Mantar – “Ode To The Flame” (Nuclear Blast Records)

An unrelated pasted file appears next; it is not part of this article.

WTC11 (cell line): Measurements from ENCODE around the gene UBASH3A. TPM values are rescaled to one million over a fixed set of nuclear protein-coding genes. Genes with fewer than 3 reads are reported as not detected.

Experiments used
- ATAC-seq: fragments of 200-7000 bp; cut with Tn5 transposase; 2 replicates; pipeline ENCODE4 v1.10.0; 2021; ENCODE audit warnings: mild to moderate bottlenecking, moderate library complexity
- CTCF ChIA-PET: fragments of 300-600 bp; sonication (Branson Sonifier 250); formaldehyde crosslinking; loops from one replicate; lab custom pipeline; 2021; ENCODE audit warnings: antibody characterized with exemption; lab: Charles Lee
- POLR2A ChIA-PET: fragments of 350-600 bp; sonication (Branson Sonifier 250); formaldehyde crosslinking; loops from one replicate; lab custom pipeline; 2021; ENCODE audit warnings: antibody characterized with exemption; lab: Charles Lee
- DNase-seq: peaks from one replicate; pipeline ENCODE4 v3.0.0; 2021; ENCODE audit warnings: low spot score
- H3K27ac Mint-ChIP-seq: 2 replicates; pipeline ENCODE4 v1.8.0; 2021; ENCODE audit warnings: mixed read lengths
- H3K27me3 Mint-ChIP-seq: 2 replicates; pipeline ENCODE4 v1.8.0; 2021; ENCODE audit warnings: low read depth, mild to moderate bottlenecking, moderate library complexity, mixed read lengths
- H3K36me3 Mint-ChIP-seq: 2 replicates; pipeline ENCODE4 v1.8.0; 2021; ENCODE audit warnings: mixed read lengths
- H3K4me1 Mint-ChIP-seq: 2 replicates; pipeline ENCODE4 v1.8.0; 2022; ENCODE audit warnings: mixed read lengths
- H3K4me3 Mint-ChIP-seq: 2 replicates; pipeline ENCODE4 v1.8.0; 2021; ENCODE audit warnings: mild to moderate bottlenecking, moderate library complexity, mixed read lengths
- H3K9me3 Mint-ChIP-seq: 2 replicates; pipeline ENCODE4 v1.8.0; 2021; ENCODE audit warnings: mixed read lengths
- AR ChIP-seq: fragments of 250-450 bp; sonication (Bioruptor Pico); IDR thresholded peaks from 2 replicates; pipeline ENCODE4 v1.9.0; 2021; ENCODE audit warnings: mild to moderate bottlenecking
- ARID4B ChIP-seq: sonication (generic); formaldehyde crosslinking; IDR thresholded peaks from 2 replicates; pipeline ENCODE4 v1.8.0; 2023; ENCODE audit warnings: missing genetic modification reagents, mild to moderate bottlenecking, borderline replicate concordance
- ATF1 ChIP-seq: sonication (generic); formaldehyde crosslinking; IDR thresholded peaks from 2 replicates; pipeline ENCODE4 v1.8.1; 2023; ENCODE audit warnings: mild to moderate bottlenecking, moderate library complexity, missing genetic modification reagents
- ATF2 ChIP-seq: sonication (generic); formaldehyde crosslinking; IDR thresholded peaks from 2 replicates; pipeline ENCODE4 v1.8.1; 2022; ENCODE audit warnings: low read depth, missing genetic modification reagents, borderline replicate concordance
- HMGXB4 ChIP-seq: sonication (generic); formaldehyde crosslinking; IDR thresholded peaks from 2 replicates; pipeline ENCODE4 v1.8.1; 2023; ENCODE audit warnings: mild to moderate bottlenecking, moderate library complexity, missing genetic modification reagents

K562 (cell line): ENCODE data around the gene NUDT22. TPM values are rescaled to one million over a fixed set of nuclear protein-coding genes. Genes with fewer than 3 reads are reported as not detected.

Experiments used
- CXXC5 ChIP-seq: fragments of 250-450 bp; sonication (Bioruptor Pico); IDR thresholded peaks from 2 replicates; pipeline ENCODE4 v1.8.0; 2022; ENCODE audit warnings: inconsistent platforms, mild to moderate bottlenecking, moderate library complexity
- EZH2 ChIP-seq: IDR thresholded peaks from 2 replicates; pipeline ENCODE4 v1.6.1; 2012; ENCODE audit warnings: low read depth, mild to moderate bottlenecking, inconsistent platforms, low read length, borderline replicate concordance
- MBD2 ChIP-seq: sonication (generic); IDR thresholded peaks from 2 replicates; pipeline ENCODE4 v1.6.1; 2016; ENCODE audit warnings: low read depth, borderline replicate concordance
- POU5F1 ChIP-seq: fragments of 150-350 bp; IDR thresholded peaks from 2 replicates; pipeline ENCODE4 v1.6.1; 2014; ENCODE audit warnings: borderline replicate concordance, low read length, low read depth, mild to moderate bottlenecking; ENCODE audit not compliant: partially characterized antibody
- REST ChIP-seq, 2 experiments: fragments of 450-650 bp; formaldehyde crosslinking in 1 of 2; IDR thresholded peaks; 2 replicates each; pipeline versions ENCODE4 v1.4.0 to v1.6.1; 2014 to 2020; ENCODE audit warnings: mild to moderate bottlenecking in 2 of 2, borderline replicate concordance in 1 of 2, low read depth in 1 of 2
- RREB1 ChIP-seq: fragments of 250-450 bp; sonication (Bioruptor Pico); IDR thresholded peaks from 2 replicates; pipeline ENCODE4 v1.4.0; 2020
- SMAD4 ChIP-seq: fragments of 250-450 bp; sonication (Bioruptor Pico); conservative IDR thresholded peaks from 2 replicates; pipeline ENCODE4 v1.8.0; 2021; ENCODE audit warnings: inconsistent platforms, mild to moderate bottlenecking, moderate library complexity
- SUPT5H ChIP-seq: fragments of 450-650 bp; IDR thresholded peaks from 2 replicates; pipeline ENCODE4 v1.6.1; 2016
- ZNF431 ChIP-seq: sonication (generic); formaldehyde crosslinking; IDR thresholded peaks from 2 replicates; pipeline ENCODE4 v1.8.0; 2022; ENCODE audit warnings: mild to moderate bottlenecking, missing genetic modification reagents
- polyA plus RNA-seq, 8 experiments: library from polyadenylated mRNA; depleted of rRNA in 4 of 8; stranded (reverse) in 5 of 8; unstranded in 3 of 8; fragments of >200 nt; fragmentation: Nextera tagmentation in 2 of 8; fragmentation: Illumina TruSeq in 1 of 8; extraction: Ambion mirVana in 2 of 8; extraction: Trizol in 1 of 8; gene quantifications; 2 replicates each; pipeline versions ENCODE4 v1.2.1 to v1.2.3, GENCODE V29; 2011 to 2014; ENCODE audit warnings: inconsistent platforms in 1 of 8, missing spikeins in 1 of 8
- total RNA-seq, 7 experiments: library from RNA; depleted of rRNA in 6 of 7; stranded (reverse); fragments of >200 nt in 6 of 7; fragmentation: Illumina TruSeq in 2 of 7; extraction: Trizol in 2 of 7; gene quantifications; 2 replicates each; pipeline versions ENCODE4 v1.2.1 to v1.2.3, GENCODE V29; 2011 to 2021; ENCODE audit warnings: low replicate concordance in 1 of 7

A dastardly duo if there were any, Bremen’s Mantar are set to become the most famous extreme band of their city if this awesome release is anything to go by. Formed in 2012, their 2014 album “Death By Burning” already had plenty of heads turning, but “Ode To The Flame” is on a new level altogether! As stated a duo, in the form of Hanno Klärhardt (vocals, guitar) and Erinç Sakarya (drums, vocals), Mantar isn’t exactly one of these studio dwelling bands who ponder every note and poetically scribe lyrics within the comfort of their thought bubble – these guys record exactly as they play live with the same equipment, self recorded and produced. With the obvious omission of a bassist, equally perplexing is how Mantar’s sound is so heavy? Well, that’s cos Klärhardt plays through bass amplifiers and cab, along with a lot of octavers like the poly-octave generator. Sakarya, a night club bouncer by trade, needs no further explanation for his bashing! Making for one fat sound, years of touring in Europe and the US have also made the material on “Ode To The Flame” far deeper and also atmospheric, not to mention reflective of Klärhardt and Sakarya’s emotions. Equally enigmatic is the Mantar sound: mixing black metal, hardcore punk and DIY a la early Clutch, with this album also introducing some groove and even epic elements on some songs. The slowish, crushing wall of noise completed by Klärhardt’s harsh n raw vocals makes songs like the grim ‘Schwanenstein’ tell it all in tales of young children being frozen solid in the winter through bleak shoegaze riffing and Sakarya’s stark, militaristic drumming. Unleashing the octaver on ‘The Hint’ to provide a massive Helmet wall of noise sound as Sakarya really starts smashing into his kit, Klärhardt takes on Neil Fallon’s tortured drawls amid a catchy chorus overlaid by a cool keyboard like melody really showcasing the additional levels of Mantar’s evolved style. For me the fave had to be ‘Oz’, dedicated to the now deceased Hamburg tagger Oz that begins with cold black metal riffing a la Vreid before Sakarya hammers in again. Together he and Klärhardt settle into a cool groove, heavy at times, but otherwise almost trippy in its atmosphere that keep the momentum going on this powerful song that measures up to the almost symbolic aura of the sprayer, who was as much revered by the underground as he was despised by the authorities. As potent in their passion as in their playing, the dynamic duo of Mantar bring it all home in this striking sophomore that few will find hard to resist!